Obama to propose plan for leaner government
President Obama will soon announce a proposal to cut down on government spending by consolidating a number of government agencies.
Jeremy Hobson: Later this morning President Obama is expected to outline a new plan to shrink government. He's going to ask Congress to give him the authority to merge some departments and agencies. First up, he wants to consolidate six government offices that deal with trade and commerce.
Our Washington bureau chief John Dimsdale joins us live from D.C. with more. Good morning, John.
John Dimsdale: Hey Jeremy.
Hobson: Well what do we know so far about what the president's going to announce?
Dimsdale: He's going to say that there's way too much duplication and inefficiency throughout the government, and he'd like the authority to combine a lot of offices that have all sorts of overlapping duties.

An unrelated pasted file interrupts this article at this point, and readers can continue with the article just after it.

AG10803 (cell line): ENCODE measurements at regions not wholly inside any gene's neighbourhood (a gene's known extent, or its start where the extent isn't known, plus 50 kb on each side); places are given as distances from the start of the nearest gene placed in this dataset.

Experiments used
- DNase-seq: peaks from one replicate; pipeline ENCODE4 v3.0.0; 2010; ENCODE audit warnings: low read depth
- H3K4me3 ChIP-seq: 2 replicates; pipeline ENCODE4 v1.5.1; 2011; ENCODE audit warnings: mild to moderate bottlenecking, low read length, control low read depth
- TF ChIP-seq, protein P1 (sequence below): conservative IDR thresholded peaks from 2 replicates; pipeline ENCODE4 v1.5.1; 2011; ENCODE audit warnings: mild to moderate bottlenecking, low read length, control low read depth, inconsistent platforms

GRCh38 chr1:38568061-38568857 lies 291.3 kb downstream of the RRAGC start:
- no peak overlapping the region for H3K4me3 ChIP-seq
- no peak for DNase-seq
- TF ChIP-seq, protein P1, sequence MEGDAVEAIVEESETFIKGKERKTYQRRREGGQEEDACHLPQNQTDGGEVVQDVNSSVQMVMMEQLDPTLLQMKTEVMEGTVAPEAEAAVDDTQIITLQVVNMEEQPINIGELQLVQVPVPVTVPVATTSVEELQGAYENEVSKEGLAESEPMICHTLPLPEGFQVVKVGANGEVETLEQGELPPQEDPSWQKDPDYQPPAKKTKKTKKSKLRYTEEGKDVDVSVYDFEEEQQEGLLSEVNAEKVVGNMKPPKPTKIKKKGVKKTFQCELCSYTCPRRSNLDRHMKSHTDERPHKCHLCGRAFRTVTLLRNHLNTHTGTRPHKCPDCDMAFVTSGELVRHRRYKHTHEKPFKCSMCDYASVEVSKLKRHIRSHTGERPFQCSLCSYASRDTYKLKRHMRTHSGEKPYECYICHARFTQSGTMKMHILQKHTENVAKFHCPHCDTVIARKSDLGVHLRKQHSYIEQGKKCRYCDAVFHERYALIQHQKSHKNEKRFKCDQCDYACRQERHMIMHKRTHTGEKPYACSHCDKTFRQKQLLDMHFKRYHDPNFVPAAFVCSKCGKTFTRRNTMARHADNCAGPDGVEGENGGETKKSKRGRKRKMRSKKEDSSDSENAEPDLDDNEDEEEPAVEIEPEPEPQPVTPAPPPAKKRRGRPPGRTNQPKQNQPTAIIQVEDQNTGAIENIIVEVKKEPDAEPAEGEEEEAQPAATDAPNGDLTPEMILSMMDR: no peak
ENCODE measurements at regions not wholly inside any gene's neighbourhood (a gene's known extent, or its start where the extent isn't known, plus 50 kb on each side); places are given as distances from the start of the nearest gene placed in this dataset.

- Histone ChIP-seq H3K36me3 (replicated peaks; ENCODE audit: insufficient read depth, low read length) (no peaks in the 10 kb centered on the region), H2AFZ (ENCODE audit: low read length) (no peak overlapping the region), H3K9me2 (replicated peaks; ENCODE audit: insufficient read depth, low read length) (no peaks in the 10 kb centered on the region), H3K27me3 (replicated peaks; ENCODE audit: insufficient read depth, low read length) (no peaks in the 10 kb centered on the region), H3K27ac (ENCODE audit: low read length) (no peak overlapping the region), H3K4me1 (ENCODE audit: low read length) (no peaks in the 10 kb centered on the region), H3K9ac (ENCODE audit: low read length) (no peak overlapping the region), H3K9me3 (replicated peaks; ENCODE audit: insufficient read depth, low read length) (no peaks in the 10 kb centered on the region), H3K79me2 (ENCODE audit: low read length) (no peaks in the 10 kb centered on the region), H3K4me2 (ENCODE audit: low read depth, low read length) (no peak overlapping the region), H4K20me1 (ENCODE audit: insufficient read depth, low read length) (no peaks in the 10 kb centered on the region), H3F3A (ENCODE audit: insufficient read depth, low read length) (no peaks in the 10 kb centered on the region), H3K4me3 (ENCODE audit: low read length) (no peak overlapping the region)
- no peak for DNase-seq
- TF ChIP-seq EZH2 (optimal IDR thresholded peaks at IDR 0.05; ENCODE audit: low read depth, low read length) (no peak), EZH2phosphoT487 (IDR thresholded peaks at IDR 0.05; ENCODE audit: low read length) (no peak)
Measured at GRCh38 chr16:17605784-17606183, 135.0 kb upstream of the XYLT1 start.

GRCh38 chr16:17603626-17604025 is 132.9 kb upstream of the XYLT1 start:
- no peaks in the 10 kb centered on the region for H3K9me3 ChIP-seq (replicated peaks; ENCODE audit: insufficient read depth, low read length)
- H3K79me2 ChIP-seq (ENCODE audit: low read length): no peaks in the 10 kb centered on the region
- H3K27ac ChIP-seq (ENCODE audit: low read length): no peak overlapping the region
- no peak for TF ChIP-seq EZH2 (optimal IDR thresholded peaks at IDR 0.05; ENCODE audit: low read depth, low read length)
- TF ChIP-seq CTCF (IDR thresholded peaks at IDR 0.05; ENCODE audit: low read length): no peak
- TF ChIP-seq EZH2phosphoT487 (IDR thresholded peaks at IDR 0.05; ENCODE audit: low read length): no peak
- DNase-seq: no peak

For example, he'll say today that he can save $3 billion over ten years by merging a bunch of trade and business agencies, like the U.S. Trade Representative and the Export-Import Bank and the Small Business Administration.
Hobson: OK, save $3 billion -- what's wrong with that?
Dimsdale: Well, the problem is all these government offices are like little fiefdoms, with powerful political sponsors.
Here's Paul Light, a government professor at New York University.
Paul Light: All these agencies are owned by congressional committees and subcommittees, and it's difficult to do without some sort of expedited authority that provides an up and down vote.
So the president's going to ask Congress to commit to an expedited vote for his government trimming proposals. And Light figures there could be plenty of savings -- if the president could do this throughout the government, there'd be as much as $100 to $150 billion saved, which would be a tenth of the deficit.
Hobson: But John, is the president likely to get new authority from this Republican Congress, especially in an election year?
Dimsdale: Yeah, it's going to be tough with all this gridlock. But Republicans say that they support leaner government, and the president will ask them to step up to the plate, even though they're going to be reluctant to give this president any additional power.
Hobson: Marketplace's Washington bureau chief John Dimsdale. Thanks John.
Dimsdale: Thank you.